WHIITEMAN AIR FORCE BASE, Mo. - With a mission to provide life-saving blood to patients in times of crisis and disasters, the American Red Cross is the largest supplier blood in the U.S.
Airmen, civilians and dependents alike contributed to that vital mission by participating in a blood drive sponsored by Red Cross at Whiteman Air Force Base, May 16 to 17, 2013.
Airman 1st Class Randolph Baez, 509th Civil Engineer Squadron blood donor, shares a laugh with Deb Stewart, American Red Cross collection technician, as she processes his blood at an American Red Cross blood drive at Whiteman Air Force Base, Mo., May 16, 2013. (U.S. Air Force photo by Staff Sgt. Nick Wilson)
Many donors chose to give blood with the desire to lend a helping hand. Others donated because they had friends or family members who would have lost their lives if it was not for the generous donations of fellow citizens.
“Without a blood transfusion, my mother would have bled to death when she was pregnant with her second child and I never would have been here,” said Airman 1st Class Clinton Cannon, Detachment 303 blood drive volunteer. “She collapsed because she was experiencing severe internal bleeding from a tubular pregnancy.”
Cannon said this event keeps him coming back to either volunteer or donate blood every chance he gets.
“If there is a vehicle accident or a surgery, the blood people donate can be used to help a patient in need,” said Betsy Bachofer, American Red Cross donor recruitment representative. “One pint of blood can save up to three lives.”
Bachofer said the blood is also used in support of various Armed Forces and humanitarian missions all over the world.
The American Red Cross pioneered blood collections during World War II, when blood was collected in the U.S. and shipped overseas to support contingency operations, she said.
“We're saving lives,” said 1st Lt. David Cwiakala, 509th Civil Engineer Squadron chief of operations support and blood drive coordinator. “In the military, it's highly likely that someday you or somebody you know is going to be in a really bad spot on the other side of the world and needs a donated unit of blood to stay alive.”
In addition to being responsible for coordinating blood drives, Cwiakala has also been donating blood since he was in college.
“I've donated at every drive that we've had here at Whiteman since I've been coordinating them,” Cwiakala said. “I've organized six blood drives since June 2012.”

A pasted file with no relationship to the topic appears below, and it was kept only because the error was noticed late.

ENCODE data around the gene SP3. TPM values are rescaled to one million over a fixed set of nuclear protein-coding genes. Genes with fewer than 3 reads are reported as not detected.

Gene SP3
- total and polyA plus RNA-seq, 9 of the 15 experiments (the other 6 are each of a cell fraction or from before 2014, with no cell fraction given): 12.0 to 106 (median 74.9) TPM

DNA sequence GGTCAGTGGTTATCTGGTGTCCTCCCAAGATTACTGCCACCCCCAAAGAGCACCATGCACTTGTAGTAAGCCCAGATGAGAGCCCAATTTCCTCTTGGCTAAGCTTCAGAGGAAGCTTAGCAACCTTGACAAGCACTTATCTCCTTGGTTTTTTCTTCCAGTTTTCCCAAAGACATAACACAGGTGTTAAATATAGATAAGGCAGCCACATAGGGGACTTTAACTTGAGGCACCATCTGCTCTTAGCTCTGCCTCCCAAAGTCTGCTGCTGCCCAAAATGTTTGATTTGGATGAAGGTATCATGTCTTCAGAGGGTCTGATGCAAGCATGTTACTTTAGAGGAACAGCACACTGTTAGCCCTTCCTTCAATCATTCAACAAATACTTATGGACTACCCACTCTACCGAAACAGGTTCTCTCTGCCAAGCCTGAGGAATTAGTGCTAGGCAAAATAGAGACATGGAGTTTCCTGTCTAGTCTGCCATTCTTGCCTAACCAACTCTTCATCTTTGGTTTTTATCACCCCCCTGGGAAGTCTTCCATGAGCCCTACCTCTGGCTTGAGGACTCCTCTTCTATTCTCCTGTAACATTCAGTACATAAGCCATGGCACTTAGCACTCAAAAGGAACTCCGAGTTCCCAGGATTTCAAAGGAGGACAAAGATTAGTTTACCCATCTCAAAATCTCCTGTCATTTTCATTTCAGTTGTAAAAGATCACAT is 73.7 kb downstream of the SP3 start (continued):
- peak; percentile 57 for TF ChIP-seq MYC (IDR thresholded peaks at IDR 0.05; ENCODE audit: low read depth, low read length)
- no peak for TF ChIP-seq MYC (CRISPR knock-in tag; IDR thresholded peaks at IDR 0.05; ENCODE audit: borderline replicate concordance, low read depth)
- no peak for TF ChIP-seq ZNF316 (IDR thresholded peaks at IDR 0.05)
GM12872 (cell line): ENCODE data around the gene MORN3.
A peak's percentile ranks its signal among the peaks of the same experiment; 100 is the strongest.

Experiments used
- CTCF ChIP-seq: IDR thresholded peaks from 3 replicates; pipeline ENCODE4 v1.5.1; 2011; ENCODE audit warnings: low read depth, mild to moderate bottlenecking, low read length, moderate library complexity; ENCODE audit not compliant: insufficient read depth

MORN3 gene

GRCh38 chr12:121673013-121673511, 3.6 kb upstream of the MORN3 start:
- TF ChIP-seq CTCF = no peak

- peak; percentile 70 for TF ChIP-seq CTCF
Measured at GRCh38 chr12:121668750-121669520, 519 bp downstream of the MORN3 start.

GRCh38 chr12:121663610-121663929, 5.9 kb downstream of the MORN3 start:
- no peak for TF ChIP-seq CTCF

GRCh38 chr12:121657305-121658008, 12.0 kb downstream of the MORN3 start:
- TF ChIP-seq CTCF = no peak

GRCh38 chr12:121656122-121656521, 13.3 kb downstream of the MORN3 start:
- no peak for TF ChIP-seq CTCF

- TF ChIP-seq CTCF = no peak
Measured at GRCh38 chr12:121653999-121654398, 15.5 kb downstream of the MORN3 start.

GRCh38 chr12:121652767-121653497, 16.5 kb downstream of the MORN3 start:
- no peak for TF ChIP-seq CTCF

The first day of the blood drive the team of American Red Cross collection technicians exceeded their goal of 60 pints of blood, ending up with a total of 78 pints.
When American Red Cross holds blood drives, they sell the units of blood they receive to local hospitals, and they donate the proceeds to support various armed services programs.
“Each year the American Red Cross provides assistance to more than 2 million service members and many of our nation's 24 million veterans,” Bachofer said. “We work under partnership agreements with the Air Force Aid Society, Army Emergency Relief, Coast Guard Mutual Assistance and Navy-Marine Corps Relief Society to provide financial aid to Service members 24/7.”
Bachofer said the financial support can be provided for emergency travel funds, burial of loved ones and emergency food and shelter, among other things.
“Through partnerships with the Department of Defense and Veterans Affairs, the Red Cross provides transition and reintegration support to wounded warriors, to veterans and to their families,” Bachofer said.
Volunteers donate pints of blood during an American Red Cross blood drive at Whiteman Air Force Base, Mo., May 16, 2013. With a mission to provide life-saving blood to patients in times of crises and disasters, the American Red Cross is the largest supplier of blood in the U.S. (U.S. Air Force photo by Staff Sgt. Nick Wilson)
By USAF Staff Sgt. Nick Wilson
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